It’s still two weeks away, but it seems like it’s tomorrow in terms of the significance of the G20 meeting coming up at the end of the month and the possible meeting between Trump and Xi that may result in a possible truce or not in the trade war.
It’s a risk to place a bet on such an event, given the nature of the participants and the opaqueness of both sides of the process, but our money is still on there being nothing significant that results. Those in Command are not yet in a situation where they have to make serious concessions to the hounds of reciprocity, and the Trump administration’s policy appears to be firmly in the hands of people who believe Kissingerian appeasement was a bad idea from the start. But two weeks is a long time in politics.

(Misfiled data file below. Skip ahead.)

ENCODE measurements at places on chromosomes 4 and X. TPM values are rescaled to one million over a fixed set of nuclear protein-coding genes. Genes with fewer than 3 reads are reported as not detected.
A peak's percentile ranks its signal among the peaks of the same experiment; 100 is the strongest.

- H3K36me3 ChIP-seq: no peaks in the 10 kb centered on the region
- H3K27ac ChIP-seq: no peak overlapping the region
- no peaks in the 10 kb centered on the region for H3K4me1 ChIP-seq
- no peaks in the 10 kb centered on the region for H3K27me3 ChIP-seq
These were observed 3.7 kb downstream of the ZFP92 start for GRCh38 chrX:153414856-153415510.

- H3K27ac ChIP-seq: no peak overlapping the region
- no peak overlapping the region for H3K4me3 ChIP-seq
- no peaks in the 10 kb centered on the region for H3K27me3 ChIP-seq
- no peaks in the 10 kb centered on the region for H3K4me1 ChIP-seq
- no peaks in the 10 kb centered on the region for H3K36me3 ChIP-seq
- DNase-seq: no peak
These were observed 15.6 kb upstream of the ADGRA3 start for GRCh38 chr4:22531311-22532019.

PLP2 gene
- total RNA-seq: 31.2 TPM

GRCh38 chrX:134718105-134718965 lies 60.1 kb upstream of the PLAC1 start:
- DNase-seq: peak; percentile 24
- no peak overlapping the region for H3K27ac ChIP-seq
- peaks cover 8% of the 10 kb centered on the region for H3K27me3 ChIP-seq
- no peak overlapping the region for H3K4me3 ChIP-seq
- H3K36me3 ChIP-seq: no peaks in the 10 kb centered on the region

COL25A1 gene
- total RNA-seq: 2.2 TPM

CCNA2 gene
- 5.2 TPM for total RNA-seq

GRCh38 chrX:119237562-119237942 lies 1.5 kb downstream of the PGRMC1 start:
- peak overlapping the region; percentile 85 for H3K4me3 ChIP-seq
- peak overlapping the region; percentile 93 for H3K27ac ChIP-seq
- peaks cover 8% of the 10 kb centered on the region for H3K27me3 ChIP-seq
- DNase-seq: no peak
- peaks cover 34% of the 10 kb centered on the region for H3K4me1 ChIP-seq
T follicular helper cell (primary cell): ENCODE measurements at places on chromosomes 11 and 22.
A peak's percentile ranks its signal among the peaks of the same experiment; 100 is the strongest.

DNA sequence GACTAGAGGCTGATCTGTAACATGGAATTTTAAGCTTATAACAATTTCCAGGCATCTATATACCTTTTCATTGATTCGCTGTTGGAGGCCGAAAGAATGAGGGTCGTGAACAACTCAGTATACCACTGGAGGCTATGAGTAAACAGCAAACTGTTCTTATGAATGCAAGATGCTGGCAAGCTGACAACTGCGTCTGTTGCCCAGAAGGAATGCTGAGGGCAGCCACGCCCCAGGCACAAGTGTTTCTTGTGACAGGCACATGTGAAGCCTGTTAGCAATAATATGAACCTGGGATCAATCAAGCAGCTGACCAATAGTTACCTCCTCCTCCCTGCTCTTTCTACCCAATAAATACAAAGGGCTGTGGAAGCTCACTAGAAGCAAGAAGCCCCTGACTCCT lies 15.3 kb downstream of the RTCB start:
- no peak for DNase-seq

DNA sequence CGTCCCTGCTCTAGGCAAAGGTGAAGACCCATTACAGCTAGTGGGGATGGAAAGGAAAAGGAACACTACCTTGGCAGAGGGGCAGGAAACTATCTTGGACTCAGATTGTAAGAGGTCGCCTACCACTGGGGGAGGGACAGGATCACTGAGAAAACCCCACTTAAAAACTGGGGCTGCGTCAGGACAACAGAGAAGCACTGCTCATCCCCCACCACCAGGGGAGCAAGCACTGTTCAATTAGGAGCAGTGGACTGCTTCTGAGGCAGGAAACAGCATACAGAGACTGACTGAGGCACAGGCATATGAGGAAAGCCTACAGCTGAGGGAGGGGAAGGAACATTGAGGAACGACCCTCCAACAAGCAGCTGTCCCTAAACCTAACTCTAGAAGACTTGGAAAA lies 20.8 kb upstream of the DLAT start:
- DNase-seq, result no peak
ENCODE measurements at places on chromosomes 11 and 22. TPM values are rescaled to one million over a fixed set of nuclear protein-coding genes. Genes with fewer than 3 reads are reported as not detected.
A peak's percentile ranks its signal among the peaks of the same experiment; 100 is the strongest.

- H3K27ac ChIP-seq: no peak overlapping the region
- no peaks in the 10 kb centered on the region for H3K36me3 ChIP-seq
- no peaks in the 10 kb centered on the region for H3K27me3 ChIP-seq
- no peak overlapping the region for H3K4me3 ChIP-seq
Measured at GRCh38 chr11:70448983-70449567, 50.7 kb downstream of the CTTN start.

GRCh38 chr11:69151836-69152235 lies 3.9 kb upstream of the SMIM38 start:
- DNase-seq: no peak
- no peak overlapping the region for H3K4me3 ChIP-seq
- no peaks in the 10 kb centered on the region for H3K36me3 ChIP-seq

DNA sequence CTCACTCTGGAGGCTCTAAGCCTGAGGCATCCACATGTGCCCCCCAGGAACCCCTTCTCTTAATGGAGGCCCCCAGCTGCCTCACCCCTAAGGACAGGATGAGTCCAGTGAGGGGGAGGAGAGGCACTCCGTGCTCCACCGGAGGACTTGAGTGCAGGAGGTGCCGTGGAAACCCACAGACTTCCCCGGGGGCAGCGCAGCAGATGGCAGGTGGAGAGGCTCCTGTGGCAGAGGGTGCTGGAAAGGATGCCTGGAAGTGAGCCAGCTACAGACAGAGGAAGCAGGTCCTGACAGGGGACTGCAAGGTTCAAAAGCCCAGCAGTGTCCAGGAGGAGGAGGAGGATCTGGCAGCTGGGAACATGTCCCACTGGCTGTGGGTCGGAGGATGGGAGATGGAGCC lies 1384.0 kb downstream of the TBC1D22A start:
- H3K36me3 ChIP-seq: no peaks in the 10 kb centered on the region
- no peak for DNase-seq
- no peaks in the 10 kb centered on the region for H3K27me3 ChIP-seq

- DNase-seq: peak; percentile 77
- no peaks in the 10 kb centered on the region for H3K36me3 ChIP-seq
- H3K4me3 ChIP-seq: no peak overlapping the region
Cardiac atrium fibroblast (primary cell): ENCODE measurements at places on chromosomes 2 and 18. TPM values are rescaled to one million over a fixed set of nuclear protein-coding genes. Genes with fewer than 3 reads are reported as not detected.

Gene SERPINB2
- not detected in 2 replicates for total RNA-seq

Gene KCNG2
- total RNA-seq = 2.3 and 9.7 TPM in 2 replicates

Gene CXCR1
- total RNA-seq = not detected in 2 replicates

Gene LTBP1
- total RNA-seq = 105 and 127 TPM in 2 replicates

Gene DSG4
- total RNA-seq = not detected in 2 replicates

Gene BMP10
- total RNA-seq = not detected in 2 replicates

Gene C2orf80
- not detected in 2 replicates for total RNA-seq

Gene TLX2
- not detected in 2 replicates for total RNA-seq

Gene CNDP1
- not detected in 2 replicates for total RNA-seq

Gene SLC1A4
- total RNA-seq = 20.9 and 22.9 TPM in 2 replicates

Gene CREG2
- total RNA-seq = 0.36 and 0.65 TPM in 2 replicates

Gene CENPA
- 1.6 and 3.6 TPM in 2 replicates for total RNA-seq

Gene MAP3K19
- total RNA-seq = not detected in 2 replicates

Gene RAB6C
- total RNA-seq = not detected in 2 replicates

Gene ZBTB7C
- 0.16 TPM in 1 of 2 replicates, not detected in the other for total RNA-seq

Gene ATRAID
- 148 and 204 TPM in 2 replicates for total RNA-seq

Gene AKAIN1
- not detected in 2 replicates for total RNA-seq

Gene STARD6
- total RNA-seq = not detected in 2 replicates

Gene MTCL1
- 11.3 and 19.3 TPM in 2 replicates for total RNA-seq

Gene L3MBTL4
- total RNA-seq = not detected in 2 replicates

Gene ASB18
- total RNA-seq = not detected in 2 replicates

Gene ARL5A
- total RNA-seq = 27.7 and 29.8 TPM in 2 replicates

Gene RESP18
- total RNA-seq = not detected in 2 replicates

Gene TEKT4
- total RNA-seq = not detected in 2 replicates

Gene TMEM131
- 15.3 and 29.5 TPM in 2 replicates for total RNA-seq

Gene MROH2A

This week, China’s roads and housing estates have been dealing with the consequences of Alibaba’s blowing-out Single’s Day, yet another record for online sales in a single second. What the overall impact is in the economy of such a massive discounted sales splurge is not clear, but it’s possible it’s more than a zero-sum game on the negative side for China retail overall.
In other news, the campaign to support private enterprises as a way of offsetting worrying economic trends went up a couple of gears. It’s still not clear how that plays out. Is it creating a third sector between state and private – a State-embraced Private Sector? Does that make any sense?
All worth pondering as we wait for the G20.